Affordable Care Act, Insurers Create More Barriers for Consumers

Ken Blackwell
Ken Blackwell

When the Patient Protection and Affordable Care Act, more commonly known as Obamacare, was enacted, Americans were promised a healthcare system in which insurance companies would be held accountable and patients would have access to affordable care. Six years later, however, the reality has proven to be quite different-a plan that was supposed to mend our nation’s fractured healthcare system has driven up healthcare costs, decreased market competition, and ultimately harmed patients.

Last week, UnitedHealth—the nation’s largest health insurer—announced that it expects to lose more than $500 million through plans they offered under the ACA in 2016. Just yesterday, Anthem came out with disappointing fourth quarter earnings as well, citing Obamacare plans. Despite an increase in enrollment, in November 2015 UnitedHealth officials were in talks of pulling out of the ACA exchanges in 2017, citing losses of over $425 million. As a result, UnitedHealth and other large insurers are narrowing networks and raising premiums to cut costs, gaining profits for themselves while hurting consumers.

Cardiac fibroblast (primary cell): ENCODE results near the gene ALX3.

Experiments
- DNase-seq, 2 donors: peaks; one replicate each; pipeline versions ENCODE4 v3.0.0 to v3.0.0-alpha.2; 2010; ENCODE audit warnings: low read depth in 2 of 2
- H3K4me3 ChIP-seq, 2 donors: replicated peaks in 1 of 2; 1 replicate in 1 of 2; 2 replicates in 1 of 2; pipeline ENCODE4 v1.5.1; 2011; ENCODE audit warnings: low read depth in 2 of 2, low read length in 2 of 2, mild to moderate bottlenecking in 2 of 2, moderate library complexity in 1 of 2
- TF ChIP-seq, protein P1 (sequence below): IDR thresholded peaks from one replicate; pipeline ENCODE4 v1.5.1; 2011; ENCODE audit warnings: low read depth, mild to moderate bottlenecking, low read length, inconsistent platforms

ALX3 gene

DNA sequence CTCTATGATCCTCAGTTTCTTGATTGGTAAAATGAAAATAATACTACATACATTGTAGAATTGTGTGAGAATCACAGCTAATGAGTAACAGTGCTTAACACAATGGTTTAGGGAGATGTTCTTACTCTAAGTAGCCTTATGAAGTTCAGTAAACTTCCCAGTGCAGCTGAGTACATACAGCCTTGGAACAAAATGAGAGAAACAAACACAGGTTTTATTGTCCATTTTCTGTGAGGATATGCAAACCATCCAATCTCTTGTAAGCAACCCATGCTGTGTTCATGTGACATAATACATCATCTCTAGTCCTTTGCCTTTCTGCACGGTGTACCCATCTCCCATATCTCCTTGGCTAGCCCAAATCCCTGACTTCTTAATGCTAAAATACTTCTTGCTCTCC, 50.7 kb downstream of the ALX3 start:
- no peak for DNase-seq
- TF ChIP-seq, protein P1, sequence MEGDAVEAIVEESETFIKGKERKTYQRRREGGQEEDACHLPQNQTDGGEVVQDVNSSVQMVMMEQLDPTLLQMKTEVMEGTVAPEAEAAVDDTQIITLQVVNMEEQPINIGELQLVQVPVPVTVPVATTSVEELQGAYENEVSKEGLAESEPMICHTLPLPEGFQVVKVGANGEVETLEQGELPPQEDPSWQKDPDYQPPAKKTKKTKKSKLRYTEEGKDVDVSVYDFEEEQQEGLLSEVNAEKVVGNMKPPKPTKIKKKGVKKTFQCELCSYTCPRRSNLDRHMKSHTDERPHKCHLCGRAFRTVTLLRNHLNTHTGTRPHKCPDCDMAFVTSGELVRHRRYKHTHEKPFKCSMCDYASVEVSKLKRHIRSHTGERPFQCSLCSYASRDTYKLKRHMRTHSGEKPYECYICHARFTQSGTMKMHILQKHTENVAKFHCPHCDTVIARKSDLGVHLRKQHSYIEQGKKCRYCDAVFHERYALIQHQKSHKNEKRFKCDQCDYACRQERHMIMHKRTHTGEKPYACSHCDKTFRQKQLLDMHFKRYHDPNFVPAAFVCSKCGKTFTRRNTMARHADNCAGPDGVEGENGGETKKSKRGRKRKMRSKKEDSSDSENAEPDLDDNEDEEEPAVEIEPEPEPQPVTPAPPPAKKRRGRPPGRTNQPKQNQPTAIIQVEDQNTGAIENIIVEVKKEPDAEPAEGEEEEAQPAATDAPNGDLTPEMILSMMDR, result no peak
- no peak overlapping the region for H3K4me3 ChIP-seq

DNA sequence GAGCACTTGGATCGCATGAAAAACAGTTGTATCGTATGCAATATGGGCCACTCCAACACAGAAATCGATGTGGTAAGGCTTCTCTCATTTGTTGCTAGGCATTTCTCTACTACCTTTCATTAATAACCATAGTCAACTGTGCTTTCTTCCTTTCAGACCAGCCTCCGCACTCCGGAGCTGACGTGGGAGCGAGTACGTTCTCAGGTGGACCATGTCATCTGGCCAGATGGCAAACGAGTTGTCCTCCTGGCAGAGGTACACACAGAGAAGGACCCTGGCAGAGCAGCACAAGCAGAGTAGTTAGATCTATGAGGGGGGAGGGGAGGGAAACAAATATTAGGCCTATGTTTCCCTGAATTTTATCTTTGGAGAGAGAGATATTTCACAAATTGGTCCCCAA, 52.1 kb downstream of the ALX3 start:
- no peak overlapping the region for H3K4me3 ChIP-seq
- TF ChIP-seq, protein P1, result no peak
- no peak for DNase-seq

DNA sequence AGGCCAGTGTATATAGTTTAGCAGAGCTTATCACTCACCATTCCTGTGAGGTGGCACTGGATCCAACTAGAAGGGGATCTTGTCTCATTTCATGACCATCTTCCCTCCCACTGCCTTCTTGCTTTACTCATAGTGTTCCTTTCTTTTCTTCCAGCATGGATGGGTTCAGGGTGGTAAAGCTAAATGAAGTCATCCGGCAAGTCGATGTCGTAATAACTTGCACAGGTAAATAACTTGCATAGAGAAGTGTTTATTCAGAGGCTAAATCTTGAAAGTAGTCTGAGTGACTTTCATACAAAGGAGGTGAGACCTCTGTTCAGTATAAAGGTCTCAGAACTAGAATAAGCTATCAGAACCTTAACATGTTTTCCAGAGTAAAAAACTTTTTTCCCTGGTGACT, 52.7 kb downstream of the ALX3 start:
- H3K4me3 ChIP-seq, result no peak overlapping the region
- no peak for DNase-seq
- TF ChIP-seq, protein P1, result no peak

Sadly, this is just one example of how Obamacare’s burdensome regulations have resulted in disastrous consequences. Insurers, who are reporting millions in losses from their ACA plans, are merging to spread fixed costs over larger pools of patients. Between the mergers and the numerous state co-op failures (12 out of the 23 established under the ACA have shut down), competition in the health insurance marketplace has plummeted and costs for insurance continues to rise. In 2015, the average deductible for single coverage for the most common ACA plan (a silver plan) was $2,927 and $6,010 to cover a family. This year, premiums are projected to increase further and insurance companies are not making things easier on patients.

Consumers might see health insurance companies extending “proactive measures” to make up for their financial losses from the ACA exchanges, but these proactive strategies for insurers mean the reverse for patients and consumers. Simply put, insurance companies are narrowing their networks and increasing costs to discourage consumers to sign up for their plans. The intent of Obamacare was to hold insurance companies accountable, but it’s done the opposite by allowing insurers to take advantage of this unworkable legislation and increase their profits at the expense of affordable care for patients.

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SOURCE: Townhall
Ken Blackwell, a contributing editor at, is a senior fellow at the Family Research Council and the American Civil Rights Union and is on the board of the Becket Fund for Religious Liberty. He is the co-author of the bestseller The Blueprint: Obama’s Plan to Subvert the Constitution and Build an Imperial Presidency, on sale in bookstores everywhere.